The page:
English | Literatures in English, 1900-Present
E304 | 9065 | Steven Davis

Steven Davis

9:30a-10:45a TR (30 students) 3 cr., A&H.

TOPIC:  "Literature and Trash"

Twentieth century literature is fascinated with trash, waste, and
refuse; from T. S. Eliot’s Wasteland to pulp fiction, from Irvine
Welsh’s junkies to Alan Moore’s recycled League, modern writing
seems drawn to the “garbage” which litters the industrial and post-
industrial cultural landscapes. In this course, we will
examine “trash” as a literary trope, an aesthetic, a category for
marking bodies and a socio-environmental problem in literature from
America, Ireland, England and Scotland. In our reading of poems,
novels, short stories and graphic novels, we will consider some of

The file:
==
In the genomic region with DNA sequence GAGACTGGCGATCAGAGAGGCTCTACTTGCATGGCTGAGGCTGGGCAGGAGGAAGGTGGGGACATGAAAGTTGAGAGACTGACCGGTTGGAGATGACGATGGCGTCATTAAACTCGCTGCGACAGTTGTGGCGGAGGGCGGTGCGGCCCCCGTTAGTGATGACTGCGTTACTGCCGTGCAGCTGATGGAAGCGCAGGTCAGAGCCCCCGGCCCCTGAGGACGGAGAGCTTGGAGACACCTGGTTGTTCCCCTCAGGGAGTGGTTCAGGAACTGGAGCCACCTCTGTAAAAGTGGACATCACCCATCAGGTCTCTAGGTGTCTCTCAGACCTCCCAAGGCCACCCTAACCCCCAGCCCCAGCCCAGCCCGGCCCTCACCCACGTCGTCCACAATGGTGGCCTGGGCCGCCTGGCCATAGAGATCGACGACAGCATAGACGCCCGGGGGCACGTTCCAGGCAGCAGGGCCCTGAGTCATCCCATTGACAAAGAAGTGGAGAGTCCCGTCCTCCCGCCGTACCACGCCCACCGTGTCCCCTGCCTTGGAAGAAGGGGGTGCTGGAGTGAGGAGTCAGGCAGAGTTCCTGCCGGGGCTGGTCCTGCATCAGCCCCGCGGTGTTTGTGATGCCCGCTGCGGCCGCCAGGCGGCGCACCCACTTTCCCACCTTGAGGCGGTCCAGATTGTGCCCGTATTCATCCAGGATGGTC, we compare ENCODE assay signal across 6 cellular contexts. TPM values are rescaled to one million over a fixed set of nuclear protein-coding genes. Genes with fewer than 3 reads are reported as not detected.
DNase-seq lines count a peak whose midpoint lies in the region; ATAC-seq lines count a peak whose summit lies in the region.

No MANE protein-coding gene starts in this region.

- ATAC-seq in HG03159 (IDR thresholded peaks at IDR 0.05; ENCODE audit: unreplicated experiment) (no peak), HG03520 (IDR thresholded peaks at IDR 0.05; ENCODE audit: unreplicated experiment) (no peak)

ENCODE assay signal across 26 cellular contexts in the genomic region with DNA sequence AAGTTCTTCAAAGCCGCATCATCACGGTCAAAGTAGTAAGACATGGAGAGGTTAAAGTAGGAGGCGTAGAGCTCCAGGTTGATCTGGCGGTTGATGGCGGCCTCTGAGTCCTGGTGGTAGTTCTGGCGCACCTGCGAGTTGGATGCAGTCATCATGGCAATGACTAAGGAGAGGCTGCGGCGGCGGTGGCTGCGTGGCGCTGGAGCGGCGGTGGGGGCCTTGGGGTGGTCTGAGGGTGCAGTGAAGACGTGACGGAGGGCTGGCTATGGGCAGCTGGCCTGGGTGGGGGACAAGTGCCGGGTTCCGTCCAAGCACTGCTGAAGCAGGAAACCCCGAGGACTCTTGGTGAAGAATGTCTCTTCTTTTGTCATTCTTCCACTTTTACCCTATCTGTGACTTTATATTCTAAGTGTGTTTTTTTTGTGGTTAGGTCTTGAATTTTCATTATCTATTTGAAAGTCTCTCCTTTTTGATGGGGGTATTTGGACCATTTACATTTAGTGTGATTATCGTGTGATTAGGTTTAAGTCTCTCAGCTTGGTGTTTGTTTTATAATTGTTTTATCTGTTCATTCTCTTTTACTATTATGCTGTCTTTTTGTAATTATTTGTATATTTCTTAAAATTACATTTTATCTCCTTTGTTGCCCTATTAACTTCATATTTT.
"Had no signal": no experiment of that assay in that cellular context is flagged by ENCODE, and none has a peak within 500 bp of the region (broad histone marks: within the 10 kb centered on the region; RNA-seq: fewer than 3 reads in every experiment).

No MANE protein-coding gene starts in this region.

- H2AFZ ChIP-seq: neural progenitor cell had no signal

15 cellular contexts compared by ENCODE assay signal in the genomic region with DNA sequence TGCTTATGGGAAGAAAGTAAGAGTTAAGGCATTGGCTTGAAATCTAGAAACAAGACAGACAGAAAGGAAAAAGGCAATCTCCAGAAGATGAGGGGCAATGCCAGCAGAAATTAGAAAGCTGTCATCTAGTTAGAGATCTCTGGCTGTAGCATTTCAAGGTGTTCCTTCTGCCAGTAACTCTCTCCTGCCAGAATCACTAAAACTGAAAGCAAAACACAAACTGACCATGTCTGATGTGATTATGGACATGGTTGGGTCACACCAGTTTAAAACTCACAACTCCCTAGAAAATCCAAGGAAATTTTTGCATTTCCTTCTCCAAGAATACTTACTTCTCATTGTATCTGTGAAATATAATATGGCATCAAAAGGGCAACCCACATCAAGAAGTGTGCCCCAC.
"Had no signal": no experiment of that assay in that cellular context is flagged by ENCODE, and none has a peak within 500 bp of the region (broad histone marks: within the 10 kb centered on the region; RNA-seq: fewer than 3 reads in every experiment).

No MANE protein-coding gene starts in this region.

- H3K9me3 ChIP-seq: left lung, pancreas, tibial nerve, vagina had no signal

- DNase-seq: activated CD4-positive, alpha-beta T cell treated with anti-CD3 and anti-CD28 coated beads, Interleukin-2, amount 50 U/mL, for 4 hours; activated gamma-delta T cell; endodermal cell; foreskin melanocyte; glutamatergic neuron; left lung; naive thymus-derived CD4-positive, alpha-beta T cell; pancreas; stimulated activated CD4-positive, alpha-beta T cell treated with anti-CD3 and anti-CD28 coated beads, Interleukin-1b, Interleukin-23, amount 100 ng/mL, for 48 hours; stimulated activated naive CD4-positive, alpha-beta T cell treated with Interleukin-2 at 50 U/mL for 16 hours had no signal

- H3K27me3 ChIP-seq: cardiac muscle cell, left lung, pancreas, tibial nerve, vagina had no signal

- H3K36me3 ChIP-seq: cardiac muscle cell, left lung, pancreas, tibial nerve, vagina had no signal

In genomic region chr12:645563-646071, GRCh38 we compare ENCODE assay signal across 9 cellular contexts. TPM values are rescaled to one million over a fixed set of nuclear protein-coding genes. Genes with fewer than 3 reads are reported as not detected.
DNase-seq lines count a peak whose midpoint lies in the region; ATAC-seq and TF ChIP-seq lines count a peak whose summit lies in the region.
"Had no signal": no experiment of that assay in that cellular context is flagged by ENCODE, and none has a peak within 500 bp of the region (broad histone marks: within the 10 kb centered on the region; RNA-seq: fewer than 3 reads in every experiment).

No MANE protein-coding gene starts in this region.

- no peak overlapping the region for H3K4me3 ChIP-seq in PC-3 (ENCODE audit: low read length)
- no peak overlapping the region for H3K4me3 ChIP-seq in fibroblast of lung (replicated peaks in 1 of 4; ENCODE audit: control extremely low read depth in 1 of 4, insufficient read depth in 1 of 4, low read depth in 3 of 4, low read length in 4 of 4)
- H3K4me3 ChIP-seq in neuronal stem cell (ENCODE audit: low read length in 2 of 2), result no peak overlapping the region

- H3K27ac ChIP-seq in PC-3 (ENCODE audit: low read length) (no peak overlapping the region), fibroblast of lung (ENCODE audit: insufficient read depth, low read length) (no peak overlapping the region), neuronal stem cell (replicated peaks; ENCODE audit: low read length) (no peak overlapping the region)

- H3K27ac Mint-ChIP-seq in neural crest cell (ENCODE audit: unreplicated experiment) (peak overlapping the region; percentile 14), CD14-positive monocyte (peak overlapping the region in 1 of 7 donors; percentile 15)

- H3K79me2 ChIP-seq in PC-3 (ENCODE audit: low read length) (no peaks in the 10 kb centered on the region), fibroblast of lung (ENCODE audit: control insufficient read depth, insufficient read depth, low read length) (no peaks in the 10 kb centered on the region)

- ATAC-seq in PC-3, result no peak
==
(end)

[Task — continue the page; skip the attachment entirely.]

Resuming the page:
the following questions:  How is “trash” defined? How do writers
approach trash as a subject of literature? What new styles, modes of
literary production, and reading practices does it generate? How
does literature itself become (or resist becoming) trash? How and
why are certain bodies marked as trash in literature and society?
And what kinds of environmental problems does trash create? To
answer these questions, we will inspect both “literary”
and “popular” texts from the early 1920s to the present.
Readings will include the work of William Butler Yeats, T.S. Eliot,
William Faulkner, Raymond Chandler, Valerie Solanas, Chester Himes,
Dorothy Allison, Irvine Welsh, and Alan Moore, among others.
Students will be required to take reading quizzes, contribute to one
presentation, and write three, five-page essays.